Championship Manager's new business model could lift the cup

We’re always interested to read about new ideas for business models or to see how big companies are playing around with old concepts to try to keep up with the ceaseless tsunami of technology. And in no space is this more exciting – nor is revenue more of a sticky issue – than online.

Last week we wrote about why news sites need to look for more creative advertising solutions than CPM, which is no longer enough to buoy them, and the week before we examined freemium, the latest fad idea running round the web scene with promise of being the next big business model (whereby you offer most of your content for free, then make your money from the small percentage of users who are willing to pay for a luxury version of your service or add-ons to it).

Now digital games creator Eidos Interactive is looking to disrupt its industry’s traditional revenue model by releasing its next offering with an ‘honesty box’ pay policy. Fans of the latest edition of the hugely popular Championship Manager will be able to pay as little as 1p to download the game – or up to as much as they feel it’s worth.

The Times’s Ian King gives an insightful round-up of the pros and cons of Eidos trying this out:

“There have to be doubts about whether the scheme will work. Gamers, it is argued, are less prone than music fans to pay for content that they have sampled earlier through downloads. But the idea is less harebrained than it seems. As with Radiohead, which had already made many millions from their albums when In Rainbows was released [using the same ‘honesty box’model], Eidos has done well out of the Championship Manager franchise and so has little to lose from this experiment.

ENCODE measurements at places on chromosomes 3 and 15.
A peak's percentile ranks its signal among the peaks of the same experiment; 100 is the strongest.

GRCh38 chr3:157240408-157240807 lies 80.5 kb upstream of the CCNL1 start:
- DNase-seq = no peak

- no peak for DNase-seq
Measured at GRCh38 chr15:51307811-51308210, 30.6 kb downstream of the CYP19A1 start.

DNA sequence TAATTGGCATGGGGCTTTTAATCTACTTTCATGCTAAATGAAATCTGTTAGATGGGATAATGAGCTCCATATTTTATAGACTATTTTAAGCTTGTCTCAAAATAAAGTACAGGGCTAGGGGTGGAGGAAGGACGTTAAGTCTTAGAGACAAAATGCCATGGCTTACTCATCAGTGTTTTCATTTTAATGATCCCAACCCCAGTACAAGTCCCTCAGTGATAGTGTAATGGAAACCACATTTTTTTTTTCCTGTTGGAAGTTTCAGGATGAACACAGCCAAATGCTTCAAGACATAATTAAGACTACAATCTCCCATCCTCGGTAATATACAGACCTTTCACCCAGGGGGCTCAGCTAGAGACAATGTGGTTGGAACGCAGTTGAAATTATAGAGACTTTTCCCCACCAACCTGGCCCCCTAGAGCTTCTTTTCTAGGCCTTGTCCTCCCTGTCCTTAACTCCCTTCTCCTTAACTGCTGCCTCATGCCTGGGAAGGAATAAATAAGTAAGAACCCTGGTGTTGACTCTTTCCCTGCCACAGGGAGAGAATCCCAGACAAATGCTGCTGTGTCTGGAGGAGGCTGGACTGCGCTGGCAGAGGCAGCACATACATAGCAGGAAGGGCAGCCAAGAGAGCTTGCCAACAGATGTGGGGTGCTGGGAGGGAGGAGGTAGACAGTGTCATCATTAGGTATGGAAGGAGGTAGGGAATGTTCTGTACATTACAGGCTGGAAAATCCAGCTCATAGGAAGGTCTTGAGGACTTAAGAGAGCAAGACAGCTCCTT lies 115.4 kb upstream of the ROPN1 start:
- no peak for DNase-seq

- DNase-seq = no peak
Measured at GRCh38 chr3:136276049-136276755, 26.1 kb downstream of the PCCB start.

“And, crucially, the new game will carry ‘live’ downloadable updates through the football season, six of which will cost users £5. The model is similar to that successfully adopted by games such as Halo on the XBox 360, where, after the initial sale, repeat business comes from a hardcore base of gamers who have to buy new downloaded content to keep up with their friends.”

In a way, this is not so very different from the thinking behind freemium – except that Eidos has the added advantage of bringing revenue in right from the very outset from all users, even if that does only add up to 1p for some of them. (Remember that of course they don’t need to make a set margin per unit sold for the game as it is just downloaded, leaving them with no material costs, just the cost of developing it in the first place.)

It also, of course, gives the company an invaluable bit of market research – how much fans value the Championship Manager brand. And how much they would ideally like to pay, if any price was possible. This gives Eidos an incredibly solid grounding for pricing future editions of the game – if they return to a traditional pay model at all, that is.

We’ll be keeping our eyes on how this pans out, and we salute Eidos for trying out something bold with their modelling. As businesses struggle to figure out how to make money for content they provide online and squirm around the lethal piracy that permeates the web, it’s experimentation like this that’s necessary to find a clear way forward.
 

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